Welcome to the Friday Roundup where we begin with our favorite newsmaker, who we like so much because 1.) He’s engaged with the news, and 2.) He picks up the phone:
Pope Francis called the bereaved family of a U.S. journalist James Foley who was killed by Islamic State militants earlier this week.
A Vatican spokesman said the call was “long & intense,” and the pope was struck by the depth of the family’s faith.
Foley’s medieval beheading is renewing calls from religious leaders to stop Islamic State militants.
Russell, Moore, the Southern Baptist ethics czar, sent a statement to Baptist Press in which he said:
“What is needed now are neither hawks, nor doves, but owls — with the talons to fight injustice and the wisdom to know when to start, and when to stop.”
Divided we stand
Back on these shores, there’s another battle that won’t go away. It’s called Ferguson.
Robert Jones of the Public Religion Research Institute writes in The Atlantic that the chief obstacle to having an intelligent conversation across the racial divide is that on average white Americans talk mostly to other white Americans.
Carl Kenney, a pastor and journalism instructor at the University of Missouri, has arrived at a very similar analysis. Invited to preach at a mostly white church in Columbia, Mo., he said he was tempted to drive away. But he realized, “change happens when we stay.”
If you’ve seen Al Sharpton’s face in Ferguson footage over the past few days, that’s no surprise. In a fascinating profile, Politico offers a peek at the 59-year-old activist and MSNBC talk-show host, who has evolved from agitator to insider directly connected to the White House and First Friend Valerie Jarrett.
Dr. Kent Brantly was discharged from an Atlanta hospital Thursday. He is Ebola-free and no longer a danger to the public.
Meanwhile, the Washington Post had a fascinating article about the group Brantly worked for, Samaritan’s Purse:
Driven by a desire to spread the Christian message, the nonprofit is a sophisticated international enterprise, able to navigate the logistical and regulatory challenges necessary to rescue stricken missionaries and gain access to a promising experimental treatment that was administered to the workers.
Ed Stetzer interviewed missionary Nancy Writebol’s family. She was released from the hospital Tuesday.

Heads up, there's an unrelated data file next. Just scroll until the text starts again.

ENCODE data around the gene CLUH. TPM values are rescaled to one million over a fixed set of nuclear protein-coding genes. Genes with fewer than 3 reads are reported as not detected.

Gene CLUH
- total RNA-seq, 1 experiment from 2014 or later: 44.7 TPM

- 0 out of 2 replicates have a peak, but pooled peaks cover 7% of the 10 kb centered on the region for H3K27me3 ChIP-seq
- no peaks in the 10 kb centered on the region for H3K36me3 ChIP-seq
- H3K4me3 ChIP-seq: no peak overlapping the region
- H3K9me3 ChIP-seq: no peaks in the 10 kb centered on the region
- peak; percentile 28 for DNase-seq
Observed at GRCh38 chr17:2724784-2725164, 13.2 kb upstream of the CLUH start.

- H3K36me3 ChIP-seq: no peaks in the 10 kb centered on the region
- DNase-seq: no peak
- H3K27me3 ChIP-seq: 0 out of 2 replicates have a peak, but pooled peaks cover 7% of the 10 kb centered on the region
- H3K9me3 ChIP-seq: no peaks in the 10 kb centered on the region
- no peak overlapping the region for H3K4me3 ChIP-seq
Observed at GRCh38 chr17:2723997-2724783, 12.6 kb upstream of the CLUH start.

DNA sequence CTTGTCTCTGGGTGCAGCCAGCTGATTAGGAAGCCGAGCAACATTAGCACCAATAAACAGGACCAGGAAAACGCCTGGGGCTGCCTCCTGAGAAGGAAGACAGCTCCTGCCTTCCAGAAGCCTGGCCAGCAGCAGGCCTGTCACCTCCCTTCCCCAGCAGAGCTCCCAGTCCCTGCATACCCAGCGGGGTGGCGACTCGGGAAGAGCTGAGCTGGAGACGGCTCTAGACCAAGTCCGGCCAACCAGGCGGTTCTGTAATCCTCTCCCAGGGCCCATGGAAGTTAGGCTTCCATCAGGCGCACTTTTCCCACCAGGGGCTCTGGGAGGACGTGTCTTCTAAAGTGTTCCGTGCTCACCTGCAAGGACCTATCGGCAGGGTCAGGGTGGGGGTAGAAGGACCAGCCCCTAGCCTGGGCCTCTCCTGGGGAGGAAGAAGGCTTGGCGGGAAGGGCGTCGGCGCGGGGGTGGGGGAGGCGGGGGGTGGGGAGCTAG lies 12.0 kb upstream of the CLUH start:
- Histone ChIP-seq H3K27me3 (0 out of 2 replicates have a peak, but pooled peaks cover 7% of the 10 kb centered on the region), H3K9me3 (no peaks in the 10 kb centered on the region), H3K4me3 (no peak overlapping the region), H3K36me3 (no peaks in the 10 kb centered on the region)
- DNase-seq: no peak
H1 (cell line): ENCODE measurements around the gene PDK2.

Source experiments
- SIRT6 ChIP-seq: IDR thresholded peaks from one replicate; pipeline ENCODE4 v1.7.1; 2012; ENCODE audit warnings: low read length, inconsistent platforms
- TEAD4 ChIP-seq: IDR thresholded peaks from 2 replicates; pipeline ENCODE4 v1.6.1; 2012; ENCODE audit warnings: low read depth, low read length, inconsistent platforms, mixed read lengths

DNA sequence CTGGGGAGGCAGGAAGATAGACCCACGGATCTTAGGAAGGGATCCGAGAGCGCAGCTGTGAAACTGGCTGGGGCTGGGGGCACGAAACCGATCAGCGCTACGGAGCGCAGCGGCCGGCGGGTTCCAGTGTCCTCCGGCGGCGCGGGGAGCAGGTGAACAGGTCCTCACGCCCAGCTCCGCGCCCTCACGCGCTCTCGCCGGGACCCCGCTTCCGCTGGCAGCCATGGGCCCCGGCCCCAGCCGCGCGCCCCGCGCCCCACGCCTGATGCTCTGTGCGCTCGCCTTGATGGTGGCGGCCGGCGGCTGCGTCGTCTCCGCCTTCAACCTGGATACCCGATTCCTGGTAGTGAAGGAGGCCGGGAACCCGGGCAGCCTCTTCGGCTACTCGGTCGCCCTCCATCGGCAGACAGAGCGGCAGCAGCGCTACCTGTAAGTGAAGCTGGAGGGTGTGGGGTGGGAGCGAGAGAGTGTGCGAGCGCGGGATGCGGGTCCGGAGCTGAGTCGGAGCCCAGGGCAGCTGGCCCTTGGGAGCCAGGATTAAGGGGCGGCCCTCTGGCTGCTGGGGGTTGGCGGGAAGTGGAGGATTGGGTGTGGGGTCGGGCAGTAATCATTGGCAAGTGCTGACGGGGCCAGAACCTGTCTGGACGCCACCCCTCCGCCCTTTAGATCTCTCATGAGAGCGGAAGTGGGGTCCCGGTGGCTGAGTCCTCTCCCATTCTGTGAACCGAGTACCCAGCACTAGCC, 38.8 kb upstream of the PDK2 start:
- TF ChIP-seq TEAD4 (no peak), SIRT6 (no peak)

You know that ice bucket challenge that everybody and their brother are into? A Catholic diocese in Ohio is discouraging its schools from participating in the challenge to benefit the ALS Association, citing its funding of research involving embryonic stem cells. But the ALS folks say people can ask that it not pay for stem cell research.
The disappearance and later resurfacing of two Amish girls in upstate New York last week has renewed interest in this reclusive community that numbers about 16,500 in the Empire State.
Deborah E. Lipstadt an expert on the Holocaust at Emory University wonders if she’s been too sanguine in criticizing those Jews who worry about another Holocaust in the offing.
Meanwhile Kenan Malik, a writer, lecturer and broadcaster, says it would be too easy to simply blame Muslim communities for the new anti-Semitism.
Our own Lauren Markoe examines the fallout from the closing of so many Catholic schools.
And Brevard (Fla.) county commissioners say atheists can’t give the opening invocation at its meetings.
Maybe this explains it all
Humans and Neanderthals may have coexisted in Europe for more than 5,000 years, providing ample time for the two species to meet and mix, according to new research.
Apparently, Neanderthal genes have survived in the DNA of many modern humans to this day.
And this being Friday, we can’t leave off without this cool graphic from the World Health Organization showing the countries that drink the most alcohol. Topping the list? Belarus (at 17.5 liters per capita).
Before you head off to uncork that bottle of wine, please let us know what you love about the Roundup. One sentence will do.
Happy Friday and Shabbat Shalom y’all.